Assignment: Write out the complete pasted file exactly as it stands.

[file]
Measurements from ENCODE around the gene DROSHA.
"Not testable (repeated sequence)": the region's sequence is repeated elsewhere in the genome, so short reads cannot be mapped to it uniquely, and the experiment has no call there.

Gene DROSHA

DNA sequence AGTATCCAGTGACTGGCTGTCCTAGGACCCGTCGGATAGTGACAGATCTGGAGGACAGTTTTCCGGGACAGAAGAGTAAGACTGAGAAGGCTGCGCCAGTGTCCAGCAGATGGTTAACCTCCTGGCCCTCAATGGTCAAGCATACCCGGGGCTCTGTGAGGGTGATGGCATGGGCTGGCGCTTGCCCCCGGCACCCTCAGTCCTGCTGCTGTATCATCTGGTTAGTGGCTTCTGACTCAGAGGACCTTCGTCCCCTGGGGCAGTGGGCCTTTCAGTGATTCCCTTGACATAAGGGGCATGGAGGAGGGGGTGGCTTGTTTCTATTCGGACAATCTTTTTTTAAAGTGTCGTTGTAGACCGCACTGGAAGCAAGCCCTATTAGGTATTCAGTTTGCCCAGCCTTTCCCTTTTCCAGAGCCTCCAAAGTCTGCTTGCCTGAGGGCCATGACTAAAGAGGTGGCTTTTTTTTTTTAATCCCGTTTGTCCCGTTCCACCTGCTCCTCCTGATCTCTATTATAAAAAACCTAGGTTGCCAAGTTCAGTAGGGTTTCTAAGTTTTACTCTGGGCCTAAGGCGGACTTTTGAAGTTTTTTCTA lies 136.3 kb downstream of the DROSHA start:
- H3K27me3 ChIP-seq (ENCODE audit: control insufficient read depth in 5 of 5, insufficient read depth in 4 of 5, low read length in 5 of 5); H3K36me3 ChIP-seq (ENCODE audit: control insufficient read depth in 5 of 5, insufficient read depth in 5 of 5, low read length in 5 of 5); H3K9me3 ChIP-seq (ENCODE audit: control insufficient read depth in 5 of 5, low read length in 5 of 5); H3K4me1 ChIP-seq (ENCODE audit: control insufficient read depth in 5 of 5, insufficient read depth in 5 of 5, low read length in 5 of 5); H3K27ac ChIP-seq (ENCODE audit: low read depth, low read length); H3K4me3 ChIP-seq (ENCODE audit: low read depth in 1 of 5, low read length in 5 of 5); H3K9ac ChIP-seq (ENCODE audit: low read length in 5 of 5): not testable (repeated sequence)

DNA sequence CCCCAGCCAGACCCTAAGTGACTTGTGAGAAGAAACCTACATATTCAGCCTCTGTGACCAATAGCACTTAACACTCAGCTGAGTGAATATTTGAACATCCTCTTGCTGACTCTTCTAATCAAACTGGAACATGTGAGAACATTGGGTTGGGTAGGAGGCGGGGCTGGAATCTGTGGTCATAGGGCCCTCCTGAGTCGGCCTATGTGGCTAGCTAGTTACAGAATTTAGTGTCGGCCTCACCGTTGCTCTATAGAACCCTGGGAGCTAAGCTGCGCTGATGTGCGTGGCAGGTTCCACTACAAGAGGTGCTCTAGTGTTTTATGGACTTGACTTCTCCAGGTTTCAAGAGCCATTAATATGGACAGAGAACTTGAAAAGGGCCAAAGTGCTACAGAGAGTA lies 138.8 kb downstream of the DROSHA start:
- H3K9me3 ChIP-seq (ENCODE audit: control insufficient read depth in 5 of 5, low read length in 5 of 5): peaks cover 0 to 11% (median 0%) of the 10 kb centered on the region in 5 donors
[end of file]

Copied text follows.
Measurements from ENCODE around the gene DROSHA.
"Not testable (repeated sequence)": the region's sequence is repeated elsewhere in the genome, so short reads cannot be mapped to it uniquely, and the experiment has no call there.

Gene DROSHA

DNA sequence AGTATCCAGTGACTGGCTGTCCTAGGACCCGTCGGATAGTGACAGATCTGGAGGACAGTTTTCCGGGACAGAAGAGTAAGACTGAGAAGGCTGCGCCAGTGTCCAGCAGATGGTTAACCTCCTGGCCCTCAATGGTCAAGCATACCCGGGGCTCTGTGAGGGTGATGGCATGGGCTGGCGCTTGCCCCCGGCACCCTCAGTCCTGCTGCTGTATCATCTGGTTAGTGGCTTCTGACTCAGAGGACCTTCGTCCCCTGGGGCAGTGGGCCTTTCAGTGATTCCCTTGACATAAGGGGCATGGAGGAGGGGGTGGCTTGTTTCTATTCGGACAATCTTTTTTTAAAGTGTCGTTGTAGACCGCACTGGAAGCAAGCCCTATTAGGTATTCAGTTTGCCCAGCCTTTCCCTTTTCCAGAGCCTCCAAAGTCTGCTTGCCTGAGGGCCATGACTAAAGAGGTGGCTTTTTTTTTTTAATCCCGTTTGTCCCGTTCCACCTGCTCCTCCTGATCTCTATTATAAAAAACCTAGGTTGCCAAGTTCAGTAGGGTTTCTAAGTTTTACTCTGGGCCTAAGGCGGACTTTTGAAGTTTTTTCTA lies 136.3 kb downstream of the DROSHA start:
- H3K27me3 ChIP-seq (ENCODE audit: control insufficient read depth in 5 of 5, insufficient read depth in 4 of 5, low read length in 5 of 5); H3K36me3 ChIP-seq (ENCODE audit: control insufficient read depth in 5 of 5, insufficient read depth in 5 of 5, low read length in 5 of 5); H3K9me3 ChIP-seq (ENCODE audit: control insufficient read depth in 5 of 5, low read length in 5 of 5); H3K4me1 ChIP-seq (ENCODE audit: control insufficient read depth in 5 of 5, insufficient read depth in 5 of 5, low read length in 5 of 5); H3K27ac ChIP-seq (ENCODE audit: low read depth, low read length); H3K4me3 ChIP-seq (ENCODE audit: low read depth in 1 of 5, low read length in 5 of 5); H3K9ac ChIP-seq (ENCODE audit: low read length in 5 of 5): not testable (repeated sequence)

DNA sequence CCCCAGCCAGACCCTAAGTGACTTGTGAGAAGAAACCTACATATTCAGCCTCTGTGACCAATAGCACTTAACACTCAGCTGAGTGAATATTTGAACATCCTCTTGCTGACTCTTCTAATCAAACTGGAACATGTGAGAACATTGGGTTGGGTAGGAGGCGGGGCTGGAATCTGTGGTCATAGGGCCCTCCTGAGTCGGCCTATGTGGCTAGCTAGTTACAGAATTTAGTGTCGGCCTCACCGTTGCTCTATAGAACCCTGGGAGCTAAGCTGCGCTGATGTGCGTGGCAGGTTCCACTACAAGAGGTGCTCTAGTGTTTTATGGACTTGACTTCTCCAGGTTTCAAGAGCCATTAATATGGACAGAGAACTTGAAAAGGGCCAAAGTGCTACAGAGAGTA lies 138.8 kb downstream of the DROSHA start:
- H3K9me3 ChIP-seq (ENCODE audit: control insufficient read depth in 5 of 5, low read length in 5 of 5): peaks cover 0 to 11% (median 0%) of the 10 kb centered on the region in 5 donors